Medieval coin hoard, “princess” ring found in Poland

A large pot filled with 6,500 coins from the early 12th century has been discovered in a corn field in Słuszków, west-central Poland. Most of the coins identified so far are silver cross denarii. They were placed in linen sacks and hidden in a large earthenware vessel. Buried with the coins were fragments of lead and four gold rings — two granulated bands with polished cabochon stones and two wedding bands. One of the rings is a wedding ring engraved with a Cyrillic inscription reading “Lord, help your servant Maria.”

The village of Słuszków is famous as the find site of Poland’s largest medieval coin hoard, discovered in 1935. That hoard of 12,500 silver cross pennies — the largest deposit of cross denarii ever discovered — and another 500 assorted silver coins and scraps was also buried in the early 12th century. The find was poorly documented at the time, and researchers went to the site in November 2020 to take some pictures and talk to the residents about the famous discovery.

The find spot was not where the official story said it was in the northern part of town at the boundary of three properties. Dr. Adam Kędzierski of the Institute of Archaeology and Ethnology of the Polish Academy of Sciences spoke to a local priest who told him that he had heard back in the 1980s from the treasure hunters who discovered the first hoard that the find site was the field near the road. The team scanned the field with a metal detector and two days later, a small exploratory trench revealed the pot crammed with coins.

Because of the high value of the hoard, the geographical proximity to even greater hoard and the rings, archaeologists suspect there may be an aristocratic connection. One possible candidate for the identity of Maria is the wife of Silesian prince Piotr Włostowic. Little is known about her beyond her name and that she was a daughter of Sviatopolk II, Grand Prince of Kiev and ruler of the Kievan Rus from 1093 to 1113. Maria’s older half-sister Zbyslava was married to Duke Bolesław III of Poland, and Piotr was Bolesław’s voivode, the country’s most powerful administrator and military leader.

The professor who translated the inscription has posited a unified theory of Słuszków hoards almost as entertaining as it is speculative, hypothesizing that the hoards were Maria’s dowry, cached in 1146 when Piotr Włostowic found himself the target of one of the factions fighting over the succession after Bolesław’s death. Piotr was tortured, blinded and exiled, but far from cowed. He fled to the Kievan Rus and persuaded them to change allegiance to the faction that had not mutilated him. Next thing you know, Włostowic was back in Poland and voivode again until his death in 1153.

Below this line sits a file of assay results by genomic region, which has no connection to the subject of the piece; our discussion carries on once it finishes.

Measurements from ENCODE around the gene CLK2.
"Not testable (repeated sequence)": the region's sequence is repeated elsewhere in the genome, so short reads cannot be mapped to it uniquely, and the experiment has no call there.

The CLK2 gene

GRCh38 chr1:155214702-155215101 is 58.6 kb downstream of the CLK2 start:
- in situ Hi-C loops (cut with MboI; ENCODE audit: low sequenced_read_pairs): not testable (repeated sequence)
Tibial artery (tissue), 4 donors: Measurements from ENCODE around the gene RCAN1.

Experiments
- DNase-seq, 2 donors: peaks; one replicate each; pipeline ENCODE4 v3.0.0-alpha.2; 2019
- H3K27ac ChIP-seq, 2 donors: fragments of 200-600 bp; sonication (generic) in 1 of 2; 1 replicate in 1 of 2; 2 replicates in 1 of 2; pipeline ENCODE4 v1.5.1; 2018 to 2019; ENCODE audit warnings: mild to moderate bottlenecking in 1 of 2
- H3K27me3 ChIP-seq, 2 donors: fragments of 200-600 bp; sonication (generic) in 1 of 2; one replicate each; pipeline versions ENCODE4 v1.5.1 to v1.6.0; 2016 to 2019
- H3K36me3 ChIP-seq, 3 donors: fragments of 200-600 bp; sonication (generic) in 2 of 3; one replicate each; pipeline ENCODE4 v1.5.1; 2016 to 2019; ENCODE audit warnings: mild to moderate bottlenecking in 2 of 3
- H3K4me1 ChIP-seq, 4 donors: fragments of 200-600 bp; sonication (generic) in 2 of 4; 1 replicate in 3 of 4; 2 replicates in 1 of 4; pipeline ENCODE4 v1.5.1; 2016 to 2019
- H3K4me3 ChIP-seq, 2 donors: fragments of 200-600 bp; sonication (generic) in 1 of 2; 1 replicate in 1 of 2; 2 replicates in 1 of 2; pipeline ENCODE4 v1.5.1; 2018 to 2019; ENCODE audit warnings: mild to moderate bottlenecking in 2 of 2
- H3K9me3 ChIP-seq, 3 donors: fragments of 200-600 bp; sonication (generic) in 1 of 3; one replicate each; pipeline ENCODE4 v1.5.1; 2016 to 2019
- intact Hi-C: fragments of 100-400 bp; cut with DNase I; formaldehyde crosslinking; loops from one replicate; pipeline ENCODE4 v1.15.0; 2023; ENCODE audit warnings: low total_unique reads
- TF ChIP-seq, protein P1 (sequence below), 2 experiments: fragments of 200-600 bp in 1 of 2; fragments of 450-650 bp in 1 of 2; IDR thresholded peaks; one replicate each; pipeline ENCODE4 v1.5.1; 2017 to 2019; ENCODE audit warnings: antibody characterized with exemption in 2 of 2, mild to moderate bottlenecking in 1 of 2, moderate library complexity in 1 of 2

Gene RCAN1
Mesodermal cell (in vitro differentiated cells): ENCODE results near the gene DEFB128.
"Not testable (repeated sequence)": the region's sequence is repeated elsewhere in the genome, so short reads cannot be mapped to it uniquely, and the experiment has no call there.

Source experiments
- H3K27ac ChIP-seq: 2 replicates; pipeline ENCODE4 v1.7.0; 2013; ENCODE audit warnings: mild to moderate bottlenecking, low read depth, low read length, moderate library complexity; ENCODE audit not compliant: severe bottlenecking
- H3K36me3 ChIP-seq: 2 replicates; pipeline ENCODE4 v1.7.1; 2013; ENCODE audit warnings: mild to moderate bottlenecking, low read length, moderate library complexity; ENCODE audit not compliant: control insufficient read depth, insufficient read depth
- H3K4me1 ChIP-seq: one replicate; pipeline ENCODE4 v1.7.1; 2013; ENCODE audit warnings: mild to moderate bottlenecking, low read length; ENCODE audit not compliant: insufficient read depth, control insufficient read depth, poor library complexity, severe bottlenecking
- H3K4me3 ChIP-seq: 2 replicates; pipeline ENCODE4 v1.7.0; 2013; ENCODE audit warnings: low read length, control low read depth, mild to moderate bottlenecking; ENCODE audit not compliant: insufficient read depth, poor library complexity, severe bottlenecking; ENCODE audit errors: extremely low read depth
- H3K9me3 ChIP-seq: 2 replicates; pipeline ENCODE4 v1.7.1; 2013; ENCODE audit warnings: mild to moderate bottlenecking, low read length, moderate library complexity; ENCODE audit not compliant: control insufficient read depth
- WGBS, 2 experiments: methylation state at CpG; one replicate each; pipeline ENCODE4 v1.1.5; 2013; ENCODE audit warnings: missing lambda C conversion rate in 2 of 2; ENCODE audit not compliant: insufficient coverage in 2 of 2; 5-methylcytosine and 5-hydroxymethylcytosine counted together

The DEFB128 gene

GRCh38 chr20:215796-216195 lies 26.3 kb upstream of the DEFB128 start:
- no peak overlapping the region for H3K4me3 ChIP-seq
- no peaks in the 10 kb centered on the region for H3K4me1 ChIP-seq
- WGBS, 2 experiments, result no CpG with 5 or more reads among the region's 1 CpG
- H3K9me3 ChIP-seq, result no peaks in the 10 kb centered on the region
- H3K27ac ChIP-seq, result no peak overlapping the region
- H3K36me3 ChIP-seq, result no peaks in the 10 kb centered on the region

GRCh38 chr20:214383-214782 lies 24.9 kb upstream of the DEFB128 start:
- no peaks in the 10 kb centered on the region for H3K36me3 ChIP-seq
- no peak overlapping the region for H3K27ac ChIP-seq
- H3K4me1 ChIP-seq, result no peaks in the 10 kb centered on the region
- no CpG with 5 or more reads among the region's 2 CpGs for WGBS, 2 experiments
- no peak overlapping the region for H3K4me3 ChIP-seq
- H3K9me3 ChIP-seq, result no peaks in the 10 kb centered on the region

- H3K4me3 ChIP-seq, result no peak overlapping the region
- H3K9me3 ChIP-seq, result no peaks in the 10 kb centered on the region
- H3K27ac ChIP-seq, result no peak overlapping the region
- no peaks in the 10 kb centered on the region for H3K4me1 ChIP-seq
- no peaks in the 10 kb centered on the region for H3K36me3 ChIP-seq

Late Roman milestones found in Brescia

Column milestone found on Via Milano in Brescia. Photo courtesy Soprintendenza Archeologia Belle Arti e Paesaggio per le Province di Bergamo e Brescia.An archaeological exploration of the Via Milano in Brescia before sewer works has discovered three ancient milestones from the late Roman period. Two of them take the standard form of the Roman milestone — cylindrical pillars– one 5’3″ and one 5’11”. The third is a column more than eight feet tall. All three of them are engraved with long inscriptions including imperial titles that are typical of milestones from the 3rd and 4th centuries.

The milestones were found seven feet under the surface. A fourth artifact — an intact altar with a dedicatory inscription — was discovered with them. Why they were all grouped together in one trench is unclear. It’s possible that’s simply where they fell in antiquity, but unlikely. This could have been a temporary cache intended to be used in construction only to be forgotten. In the Middle Ages and early Modern period, ancient marbles were commonly ground up to make lime or otherwise recycled in construction. Archaeologists hope to expand the excavation area and answer the question of when they were placed there and why.

Similar milestones have been found in neighboring areas before, but these are the first ones discovered in the city of Brescia. Their epigraphy alone would make them particularly significant because it’s been years since any Roman inscriptions have emerged in Brescia, so finding four in one place, each of them monumental, was like hitting the archaeological lottery.

Funerary inscriptions found during previous roadworks led archaeologists to hypothesize that the modern-day Via Milano was built over an important Roman road leading in and out of ancient Brixia. (Roman cities typically used the roads out of town as necropoli because burial was forbidden within the walls.) One of the stones is engraved with the Roman numeral II, marking the spot two Roman miles (1.8 modern miles) from the city center. The discovery confirms the hypothesis that this was a major artery in line with the decumanus maximus, the main road leading to the very heart of the city, the forum.

The objects have been removed and will now be cleaned and conserved. They will then go on display, either in Brescia’s Santa Giulia archaeological center, or, if adequate space, security and visibility can be arranged, on the Via Milano where they were found.

Rare miniature portrait of Henry III identified

A miniature portrait has been identified as a rare surviving image of King Henry III of France. Just over two inches tall, the portrait was billed as an image of Sir Walter Raleigh when it was sold sight unseen in the English countryside during lockdown last year. Conservators at Philip Mould & Co, a London art gallery that specializes in historical portraiture, identified the subject as Henry III.